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Large stocky animal, naturally gray in color but will often take on the color of the local soil; two facial horns and a prehensile lip
1.5-1.9 m (5-6 ft.) tall at shoulder; 3.1- 3.7 m long (10-12 ft.)
454-1362 kg (1,000-3,000 lb.)
Females are smaller
Herbivore that browses on bushes, leaves, and seedlings
Isolated areas of central and southern Africa
Bushy plains, rugged hills, and scrub lands
Less than 2,550
A rhino's horn is not a true horn that is attached to the skull. It grows from the skin and is made up of keratin fibers, the same material found in hair and nails.
Black rhinos have a prehensile lip that is used much like a finger to select and pick the leaves and twigs they prefer.
Black rhinos travel alone except while breeding or raising offspring. Juveniles remain with the mother until they are completely weaned just before a new baby is born.
ECOLOGY AND CONSERVATION
Rhinos are heavy browsers that hinder woody plants from dominating their habitat. This is important because it allows grasses to grow which provide food for many other animals on the grassy plains. Young rhinos are occasionally prey items for large carnivores such as lions and hyenas. People of some cultures believe that rhino horn contains medicinal properties. This is most likely not true but is one of the primary reasons rhinos are poached. There are fewer than 2,550 black rhinos alive today.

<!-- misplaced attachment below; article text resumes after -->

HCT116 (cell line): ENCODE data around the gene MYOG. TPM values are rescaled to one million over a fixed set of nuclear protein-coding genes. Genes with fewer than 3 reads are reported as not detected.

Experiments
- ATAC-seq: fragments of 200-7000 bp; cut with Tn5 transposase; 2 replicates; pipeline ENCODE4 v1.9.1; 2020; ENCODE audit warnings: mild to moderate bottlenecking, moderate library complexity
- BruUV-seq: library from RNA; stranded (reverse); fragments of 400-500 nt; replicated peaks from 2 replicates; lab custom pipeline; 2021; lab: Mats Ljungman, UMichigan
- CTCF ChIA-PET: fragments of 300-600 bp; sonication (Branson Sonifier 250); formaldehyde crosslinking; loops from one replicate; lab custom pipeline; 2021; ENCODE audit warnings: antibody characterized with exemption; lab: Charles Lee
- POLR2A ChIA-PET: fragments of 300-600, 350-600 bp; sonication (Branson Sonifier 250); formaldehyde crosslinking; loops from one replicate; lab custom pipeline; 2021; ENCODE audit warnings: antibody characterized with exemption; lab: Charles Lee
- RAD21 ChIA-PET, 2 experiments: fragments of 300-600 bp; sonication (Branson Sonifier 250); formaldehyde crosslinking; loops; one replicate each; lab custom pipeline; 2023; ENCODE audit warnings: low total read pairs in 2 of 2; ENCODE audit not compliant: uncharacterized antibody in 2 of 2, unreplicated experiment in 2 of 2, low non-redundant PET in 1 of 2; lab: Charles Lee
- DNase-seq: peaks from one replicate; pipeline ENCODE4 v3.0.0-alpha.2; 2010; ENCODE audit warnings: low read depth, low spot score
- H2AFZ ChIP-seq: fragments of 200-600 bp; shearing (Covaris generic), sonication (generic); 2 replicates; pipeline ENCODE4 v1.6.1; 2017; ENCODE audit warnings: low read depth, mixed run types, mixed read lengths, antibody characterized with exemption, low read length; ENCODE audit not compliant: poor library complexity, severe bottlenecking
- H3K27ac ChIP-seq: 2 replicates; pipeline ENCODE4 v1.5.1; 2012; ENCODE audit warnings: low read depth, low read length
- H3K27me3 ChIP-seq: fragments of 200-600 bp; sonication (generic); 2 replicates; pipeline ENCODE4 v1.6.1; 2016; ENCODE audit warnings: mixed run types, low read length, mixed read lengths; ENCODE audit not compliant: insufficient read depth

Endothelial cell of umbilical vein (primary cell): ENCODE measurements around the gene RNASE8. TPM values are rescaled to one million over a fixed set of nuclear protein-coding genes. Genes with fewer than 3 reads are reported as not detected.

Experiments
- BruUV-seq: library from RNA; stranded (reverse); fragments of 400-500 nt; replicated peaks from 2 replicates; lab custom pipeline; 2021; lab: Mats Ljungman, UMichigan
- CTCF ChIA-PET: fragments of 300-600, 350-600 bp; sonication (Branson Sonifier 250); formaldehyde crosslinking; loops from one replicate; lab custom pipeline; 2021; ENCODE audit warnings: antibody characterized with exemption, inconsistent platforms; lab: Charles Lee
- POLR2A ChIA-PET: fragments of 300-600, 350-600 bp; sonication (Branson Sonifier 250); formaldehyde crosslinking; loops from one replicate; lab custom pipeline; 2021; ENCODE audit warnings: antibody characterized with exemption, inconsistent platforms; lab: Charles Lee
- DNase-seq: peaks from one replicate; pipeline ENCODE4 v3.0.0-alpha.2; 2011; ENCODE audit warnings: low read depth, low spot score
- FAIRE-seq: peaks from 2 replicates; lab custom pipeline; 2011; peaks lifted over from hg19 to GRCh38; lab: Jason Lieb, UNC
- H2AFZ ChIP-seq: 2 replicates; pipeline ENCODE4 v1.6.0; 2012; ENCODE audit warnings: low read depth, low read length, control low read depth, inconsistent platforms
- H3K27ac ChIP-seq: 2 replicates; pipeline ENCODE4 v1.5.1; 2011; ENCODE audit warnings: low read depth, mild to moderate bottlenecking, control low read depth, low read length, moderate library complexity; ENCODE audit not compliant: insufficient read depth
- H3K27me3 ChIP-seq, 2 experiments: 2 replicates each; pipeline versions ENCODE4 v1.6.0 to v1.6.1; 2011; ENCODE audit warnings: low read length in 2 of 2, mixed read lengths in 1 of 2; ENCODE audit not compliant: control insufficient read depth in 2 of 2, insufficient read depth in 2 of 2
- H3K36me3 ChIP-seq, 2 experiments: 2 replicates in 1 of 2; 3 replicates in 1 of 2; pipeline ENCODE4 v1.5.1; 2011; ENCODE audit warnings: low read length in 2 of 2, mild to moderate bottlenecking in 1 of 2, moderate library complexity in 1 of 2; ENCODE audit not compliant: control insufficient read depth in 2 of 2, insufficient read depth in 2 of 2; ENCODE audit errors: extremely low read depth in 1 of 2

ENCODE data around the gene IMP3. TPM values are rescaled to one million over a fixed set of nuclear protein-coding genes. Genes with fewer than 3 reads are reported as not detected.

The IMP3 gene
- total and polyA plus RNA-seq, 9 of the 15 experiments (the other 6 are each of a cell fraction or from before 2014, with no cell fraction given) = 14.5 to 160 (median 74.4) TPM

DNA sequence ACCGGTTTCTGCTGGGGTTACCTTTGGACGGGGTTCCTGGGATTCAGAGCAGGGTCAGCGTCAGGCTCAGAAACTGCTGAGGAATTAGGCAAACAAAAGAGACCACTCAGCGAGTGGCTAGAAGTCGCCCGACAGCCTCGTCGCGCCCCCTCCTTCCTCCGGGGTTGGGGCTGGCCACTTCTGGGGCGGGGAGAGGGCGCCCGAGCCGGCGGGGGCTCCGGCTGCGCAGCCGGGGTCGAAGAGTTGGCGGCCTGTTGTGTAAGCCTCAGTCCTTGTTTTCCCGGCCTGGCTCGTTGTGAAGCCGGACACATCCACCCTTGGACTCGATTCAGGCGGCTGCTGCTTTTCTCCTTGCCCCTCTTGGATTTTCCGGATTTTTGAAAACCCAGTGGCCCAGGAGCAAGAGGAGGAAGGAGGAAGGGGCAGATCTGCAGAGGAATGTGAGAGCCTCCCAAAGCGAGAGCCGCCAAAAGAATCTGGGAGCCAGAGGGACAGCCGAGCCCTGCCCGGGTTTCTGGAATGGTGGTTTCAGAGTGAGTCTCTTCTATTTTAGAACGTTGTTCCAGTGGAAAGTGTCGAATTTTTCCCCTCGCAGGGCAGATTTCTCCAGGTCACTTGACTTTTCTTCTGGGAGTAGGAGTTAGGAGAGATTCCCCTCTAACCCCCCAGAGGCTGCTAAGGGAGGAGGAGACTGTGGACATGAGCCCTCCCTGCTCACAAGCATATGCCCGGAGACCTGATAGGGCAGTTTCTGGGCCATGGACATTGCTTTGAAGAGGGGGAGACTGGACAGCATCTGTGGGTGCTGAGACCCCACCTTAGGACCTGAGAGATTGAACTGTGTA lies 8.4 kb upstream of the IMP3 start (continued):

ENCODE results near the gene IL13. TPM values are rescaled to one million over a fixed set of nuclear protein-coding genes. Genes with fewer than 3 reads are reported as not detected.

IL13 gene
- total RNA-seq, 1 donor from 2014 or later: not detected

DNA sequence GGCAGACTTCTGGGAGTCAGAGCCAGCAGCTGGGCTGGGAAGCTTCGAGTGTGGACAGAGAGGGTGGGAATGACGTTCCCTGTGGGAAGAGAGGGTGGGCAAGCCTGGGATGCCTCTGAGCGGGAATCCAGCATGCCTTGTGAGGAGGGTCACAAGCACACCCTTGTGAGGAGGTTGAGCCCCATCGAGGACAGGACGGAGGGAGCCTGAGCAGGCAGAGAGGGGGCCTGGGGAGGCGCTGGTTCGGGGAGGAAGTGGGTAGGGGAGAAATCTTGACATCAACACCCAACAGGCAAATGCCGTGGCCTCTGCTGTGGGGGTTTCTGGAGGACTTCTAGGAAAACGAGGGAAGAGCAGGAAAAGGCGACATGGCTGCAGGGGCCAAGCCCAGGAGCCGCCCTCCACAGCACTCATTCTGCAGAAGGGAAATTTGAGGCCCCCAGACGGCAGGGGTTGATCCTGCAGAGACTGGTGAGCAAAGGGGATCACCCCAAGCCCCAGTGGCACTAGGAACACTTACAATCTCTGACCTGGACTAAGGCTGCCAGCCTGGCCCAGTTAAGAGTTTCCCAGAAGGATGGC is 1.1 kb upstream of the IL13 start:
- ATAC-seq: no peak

Estes, Richard D.
The Safari Companion.
Post Mills, Vermont: Chelsea Green Publishing Co., 1993.
Martin, Esmond and Chryssee Bradley.
Run Rhino Run.
London: Chatto and Windus, 1982.
Schenkel R. and L. Schenkel-Halliger.
Mammalia depicta: Ecology and Behavior of the Black Rhinoceros.
Berlin: Verlag, Paul, and Parey, 1969.